The COVID-19 pandemic has brought numerous and multi – faceted challenges countrywide with people in rural areas not being spared from economic and social hardships. With disruptions that came with COVID-19, livelihoods in rural areas are also affected as farmers fail to access markets while many who rely on support from breadwinners in urban areas are seeing dwindling support. The need to empower rural communities to be economically sustainable became apparent.
Personal (17) is among many children who were negatively affected by the COVID-19 pandemic. She lives with her mother, elder sister and an aunt. Her father is deceased, and her mother is a subsistence farmer. COVID-19 has resulted in the closure of schools and the reduction of Personal’s family income. This has made it difficult for Personal’s mother to provide the family essentials, sanitary wear included.
Disposable sanitary wear in Zimbabwe cost about US$1 for a packet of 10 pads and one requires about two packets in a month. Lockdown measures have resulted in the family failing to access agricultural markets, hitting hard on the family income. Personal’s family is among many families that are mainly into subsistence farming such as growing maize and beans. Current prices for of a 20kg maize and beans bag are US$4 and beans US$15 respectively. Normal prices are US$5 and $25 respectively. COVID19 has affected the market with external buyers who used to come in Nyanga communities not coming because of travel restrictions.
Personal’s mother supplements her family income on causal jobs within the community. One gets about US$2 a day for casual jobs such as working in someone’s field. There has been limited casual jobs because families who used to outsource labour have enough workers since schools are closed and their children do the work.
Personal has yet another challenge affecting her studies in the form of the burden of unpaid care work on her. “I barely have time to study when I’m at home because I will be doing domestic chores such as sweeping, cooking and fetching water. I have no access to digital tools and the internet. While others are doing their studies, I am legging behind. Sometimes I borrow my aunt’s phone to browse on the internet, but I face challenges buying data bundles. In Zimbabwe, data tariffs are very high expensive,” she said.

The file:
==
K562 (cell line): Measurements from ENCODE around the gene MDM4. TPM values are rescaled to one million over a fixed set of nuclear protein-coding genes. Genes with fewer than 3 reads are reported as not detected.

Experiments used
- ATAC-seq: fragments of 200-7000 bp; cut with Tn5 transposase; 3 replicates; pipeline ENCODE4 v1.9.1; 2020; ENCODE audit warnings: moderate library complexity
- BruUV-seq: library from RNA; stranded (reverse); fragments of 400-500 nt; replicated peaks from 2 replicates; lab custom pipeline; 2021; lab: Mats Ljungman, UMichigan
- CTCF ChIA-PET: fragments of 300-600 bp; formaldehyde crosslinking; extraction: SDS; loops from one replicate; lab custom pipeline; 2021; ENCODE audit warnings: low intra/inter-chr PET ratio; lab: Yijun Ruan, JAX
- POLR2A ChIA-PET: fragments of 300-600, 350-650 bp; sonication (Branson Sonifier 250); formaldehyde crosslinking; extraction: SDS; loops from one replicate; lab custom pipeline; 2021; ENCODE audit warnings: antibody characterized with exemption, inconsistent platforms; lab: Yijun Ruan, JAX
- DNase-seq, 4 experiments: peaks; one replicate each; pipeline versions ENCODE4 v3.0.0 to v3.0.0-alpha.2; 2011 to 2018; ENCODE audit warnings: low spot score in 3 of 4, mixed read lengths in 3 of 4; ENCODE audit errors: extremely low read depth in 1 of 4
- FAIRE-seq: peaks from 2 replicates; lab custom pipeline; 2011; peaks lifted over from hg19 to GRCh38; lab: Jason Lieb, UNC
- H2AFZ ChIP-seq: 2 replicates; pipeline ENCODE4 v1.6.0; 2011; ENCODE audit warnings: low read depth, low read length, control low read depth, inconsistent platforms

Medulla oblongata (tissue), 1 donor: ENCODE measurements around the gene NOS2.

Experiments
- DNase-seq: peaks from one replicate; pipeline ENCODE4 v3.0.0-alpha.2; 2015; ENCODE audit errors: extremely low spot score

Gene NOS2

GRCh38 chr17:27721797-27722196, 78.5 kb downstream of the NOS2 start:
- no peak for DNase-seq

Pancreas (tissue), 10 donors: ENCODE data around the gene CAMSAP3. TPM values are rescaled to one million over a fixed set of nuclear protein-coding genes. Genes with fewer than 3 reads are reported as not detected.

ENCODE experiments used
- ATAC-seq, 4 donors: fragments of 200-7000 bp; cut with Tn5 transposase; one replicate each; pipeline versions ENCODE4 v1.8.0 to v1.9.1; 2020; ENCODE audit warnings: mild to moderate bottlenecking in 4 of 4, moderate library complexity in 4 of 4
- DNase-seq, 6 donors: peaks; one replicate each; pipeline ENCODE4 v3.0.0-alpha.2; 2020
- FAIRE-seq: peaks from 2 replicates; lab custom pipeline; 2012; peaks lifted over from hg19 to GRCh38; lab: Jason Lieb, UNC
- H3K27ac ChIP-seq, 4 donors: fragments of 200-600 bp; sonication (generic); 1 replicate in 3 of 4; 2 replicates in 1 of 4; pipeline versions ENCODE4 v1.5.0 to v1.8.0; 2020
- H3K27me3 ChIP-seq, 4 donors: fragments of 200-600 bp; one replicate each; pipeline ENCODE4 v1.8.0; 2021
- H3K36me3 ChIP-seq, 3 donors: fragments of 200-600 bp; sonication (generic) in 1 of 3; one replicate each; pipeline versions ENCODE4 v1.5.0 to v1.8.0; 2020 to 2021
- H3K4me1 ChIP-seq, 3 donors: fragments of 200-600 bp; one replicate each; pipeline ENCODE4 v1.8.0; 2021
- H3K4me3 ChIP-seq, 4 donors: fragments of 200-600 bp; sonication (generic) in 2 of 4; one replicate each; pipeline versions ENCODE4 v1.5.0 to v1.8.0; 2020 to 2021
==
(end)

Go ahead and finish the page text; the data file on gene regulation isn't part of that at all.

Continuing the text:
Data bundles for downloading notes for a day requires around US$2 a day which is beyond the reach of many pupils, Personal included. In addition, network connection is only good when there is electricity in Personal’s community. The challenge comes when there is no electricity as service providers are not providing diesel for their boosters to function in the absence of electricity. “I hope and pray that I will go back to school again,” Personal said.
Diocese of Mutare Community Care Programme (DOMCCP), an AAZ partner, trained girls and young women to make own face masks. As an emergency response to the pandemic, most people in rural communities were failing to afford the face masks. Personal, a lower Six pupil in Nyanga was among the group of girls and young women who were trained. Personal is a member of a Rural Women Assembly (RWA) group called Mercy Care from Nyanga.
DOMCCP has supported Personal and her group with material to make 450 reusable face masks. As an ambitious girl with the zeal to join the youth movement and participate in fighting the pandemic, Personal joined other older girls and youths in this group. Personal is the youngest in the group. The masks which they make meet the World Health Organisation standards.
“I am so thankful for acquiring skilled knowledge about how to make face masks since this gives me the opportunity to sew masks for my family and selling some. I get money for my sanitary wear and airtime to pursue my studies using online platforms from selling the masks. I will also disseminate information on COVID-19 creating market for the face masks as part of the training I received,” an empowered Personal said.
Personal mirrors a lot of rural women and girls affected by the pandemic. DOMCCP also trained 75 (RWA) female tailors from wards 9, 12, 13, 14 and 15 of Nyanga and further supported them with material to make 3 000 face masks in a bid to render sustainable assistance to the communities as well as widening the tailors’ sources of income. It is more sustainable to train women to make their own face masks instead of just providing them with masks. With the skills they have acquired, women in Nyanga are now providing masks for their families and communities at a cost of US$2 for two masks.